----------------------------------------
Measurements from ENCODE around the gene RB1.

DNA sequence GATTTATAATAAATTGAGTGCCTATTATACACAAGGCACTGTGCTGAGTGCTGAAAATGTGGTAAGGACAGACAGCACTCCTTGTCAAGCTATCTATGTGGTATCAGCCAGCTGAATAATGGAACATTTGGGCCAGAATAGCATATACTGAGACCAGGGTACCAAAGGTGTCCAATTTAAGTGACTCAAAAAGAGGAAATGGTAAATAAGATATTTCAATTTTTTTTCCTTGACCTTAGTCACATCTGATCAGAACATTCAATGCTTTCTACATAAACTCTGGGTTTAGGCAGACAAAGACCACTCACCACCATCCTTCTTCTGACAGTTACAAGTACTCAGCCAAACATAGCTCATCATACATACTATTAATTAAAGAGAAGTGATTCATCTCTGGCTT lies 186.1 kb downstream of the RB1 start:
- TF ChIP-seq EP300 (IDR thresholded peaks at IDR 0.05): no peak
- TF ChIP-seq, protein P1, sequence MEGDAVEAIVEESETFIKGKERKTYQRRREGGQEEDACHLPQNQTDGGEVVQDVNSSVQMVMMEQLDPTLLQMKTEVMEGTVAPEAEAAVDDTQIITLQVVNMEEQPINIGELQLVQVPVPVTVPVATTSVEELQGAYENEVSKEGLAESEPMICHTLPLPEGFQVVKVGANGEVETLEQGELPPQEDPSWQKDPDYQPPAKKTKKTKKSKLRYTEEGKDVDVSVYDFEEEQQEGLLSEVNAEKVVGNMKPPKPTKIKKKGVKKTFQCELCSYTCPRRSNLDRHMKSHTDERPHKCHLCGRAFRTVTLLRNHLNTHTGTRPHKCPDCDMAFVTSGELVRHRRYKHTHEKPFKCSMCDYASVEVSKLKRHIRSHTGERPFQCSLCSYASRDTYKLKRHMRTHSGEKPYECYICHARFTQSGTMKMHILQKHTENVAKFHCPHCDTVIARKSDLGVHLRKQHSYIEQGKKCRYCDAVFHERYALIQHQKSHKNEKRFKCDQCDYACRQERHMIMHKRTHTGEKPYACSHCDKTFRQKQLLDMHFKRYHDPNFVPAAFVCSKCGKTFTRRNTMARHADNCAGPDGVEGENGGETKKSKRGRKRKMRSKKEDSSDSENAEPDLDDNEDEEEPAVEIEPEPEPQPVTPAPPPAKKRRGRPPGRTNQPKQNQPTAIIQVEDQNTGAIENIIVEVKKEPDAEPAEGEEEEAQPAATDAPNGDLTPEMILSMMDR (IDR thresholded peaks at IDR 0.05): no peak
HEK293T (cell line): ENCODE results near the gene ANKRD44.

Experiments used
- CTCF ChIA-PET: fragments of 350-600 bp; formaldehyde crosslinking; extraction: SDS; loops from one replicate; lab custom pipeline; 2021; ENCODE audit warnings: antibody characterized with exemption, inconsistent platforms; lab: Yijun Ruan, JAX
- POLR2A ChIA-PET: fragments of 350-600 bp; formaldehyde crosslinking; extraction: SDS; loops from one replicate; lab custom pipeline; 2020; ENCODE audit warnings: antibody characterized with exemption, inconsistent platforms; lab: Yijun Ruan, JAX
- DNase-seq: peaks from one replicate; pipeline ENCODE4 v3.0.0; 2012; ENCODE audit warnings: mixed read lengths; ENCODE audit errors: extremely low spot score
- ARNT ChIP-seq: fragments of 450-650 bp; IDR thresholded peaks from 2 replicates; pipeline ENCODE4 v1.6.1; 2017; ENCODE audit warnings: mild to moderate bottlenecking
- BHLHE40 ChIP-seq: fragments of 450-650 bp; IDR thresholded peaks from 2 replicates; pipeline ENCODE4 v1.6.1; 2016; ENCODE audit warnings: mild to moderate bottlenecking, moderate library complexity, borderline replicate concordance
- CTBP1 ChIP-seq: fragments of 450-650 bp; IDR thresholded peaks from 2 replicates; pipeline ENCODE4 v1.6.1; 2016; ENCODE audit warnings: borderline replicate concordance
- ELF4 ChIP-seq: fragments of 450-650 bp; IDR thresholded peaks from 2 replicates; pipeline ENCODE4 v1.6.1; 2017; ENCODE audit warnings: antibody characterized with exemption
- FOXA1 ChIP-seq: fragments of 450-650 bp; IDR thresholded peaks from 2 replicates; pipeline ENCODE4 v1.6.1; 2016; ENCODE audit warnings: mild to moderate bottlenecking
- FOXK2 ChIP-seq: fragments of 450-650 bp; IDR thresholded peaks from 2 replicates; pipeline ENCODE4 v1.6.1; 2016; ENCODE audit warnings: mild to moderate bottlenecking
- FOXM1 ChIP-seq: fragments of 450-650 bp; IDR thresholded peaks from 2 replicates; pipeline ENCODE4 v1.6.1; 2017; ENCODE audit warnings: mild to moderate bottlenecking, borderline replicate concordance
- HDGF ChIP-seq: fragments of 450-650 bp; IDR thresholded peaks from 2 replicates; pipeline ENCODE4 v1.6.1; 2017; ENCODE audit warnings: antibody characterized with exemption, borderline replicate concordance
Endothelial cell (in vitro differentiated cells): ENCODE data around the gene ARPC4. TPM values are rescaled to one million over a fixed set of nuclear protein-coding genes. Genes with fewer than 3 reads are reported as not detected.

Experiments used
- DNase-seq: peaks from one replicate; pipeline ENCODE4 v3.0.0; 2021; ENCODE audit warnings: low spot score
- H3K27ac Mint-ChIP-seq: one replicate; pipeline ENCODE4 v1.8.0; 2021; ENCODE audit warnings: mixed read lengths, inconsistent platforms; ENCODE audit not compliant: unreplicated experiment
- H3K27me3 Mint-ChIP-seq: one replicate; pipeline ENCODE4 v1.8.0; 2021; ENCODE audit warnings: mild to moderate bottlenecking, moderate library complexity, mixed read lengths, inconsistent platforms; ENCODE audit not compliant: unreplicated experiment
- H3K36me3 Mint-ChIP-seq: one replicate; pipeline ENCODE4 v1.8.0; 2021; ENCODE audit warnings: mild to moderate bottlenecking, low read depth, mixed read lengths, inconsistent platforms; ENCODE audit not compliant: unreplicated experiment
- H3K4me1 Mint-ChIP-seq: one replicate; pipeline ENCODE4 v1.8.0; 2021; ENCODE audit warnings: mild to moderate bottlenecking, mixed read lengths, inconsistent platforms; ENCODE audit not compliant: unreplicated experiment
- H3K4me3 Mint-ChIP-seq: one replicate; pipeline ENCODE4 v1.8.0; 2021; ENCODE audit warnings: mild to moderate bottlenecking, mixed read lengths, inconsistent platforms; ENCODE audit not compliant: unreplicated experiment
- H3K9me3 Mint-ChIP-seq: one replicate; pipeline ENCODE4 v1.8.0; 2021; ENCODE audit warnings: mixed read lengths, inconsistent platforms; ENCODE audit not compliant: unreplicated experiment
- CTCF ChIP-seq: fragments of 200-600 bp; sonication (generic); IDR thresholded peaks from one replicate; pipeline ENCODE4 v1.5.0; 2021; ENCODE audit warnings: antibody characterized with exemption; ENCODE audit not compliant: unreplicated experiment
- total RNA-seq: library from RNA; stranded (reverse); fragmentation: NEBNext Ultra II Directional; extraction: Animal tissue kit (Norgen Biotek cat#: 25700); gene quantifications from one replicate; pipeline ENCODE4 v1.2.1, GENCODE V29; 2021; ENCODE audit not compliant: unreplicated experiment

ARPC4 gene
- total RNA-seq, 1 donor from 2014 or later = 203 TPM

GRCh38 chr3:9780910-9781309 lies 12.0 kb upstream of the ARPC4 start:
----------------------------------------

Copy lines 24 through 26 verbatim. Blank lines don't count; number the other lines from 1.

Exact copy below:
- H3K4me1 Mint-ChIP-seq: one replicate; pipeline ENCODE4 v1.8.0; 2021; ENCODE audit warnings: mild to moderate bottlenecking, mixed read lengths, inconsistent platforms; ENCODE audit not compliant: unreplicated experiment
- H3K4me3 Mint-ChIP-seq: one replicate; pipeline ENCODE4 v1.8.0; 2021; ENCODE audit warnings: mild to moderate bottlenecking, mixed read lengths, inconsistent platforms; ENCODE audit not compliant: unreplicated experiment
- H3K9me3 Mint-ChIP-seq: one replicate; pipeline ENCODE4 v1.8.0; 2021; ENCODE audit warnings: mixed read lengths, inconsistent platforms; ENCODE audit not compliant: unreplicated experiment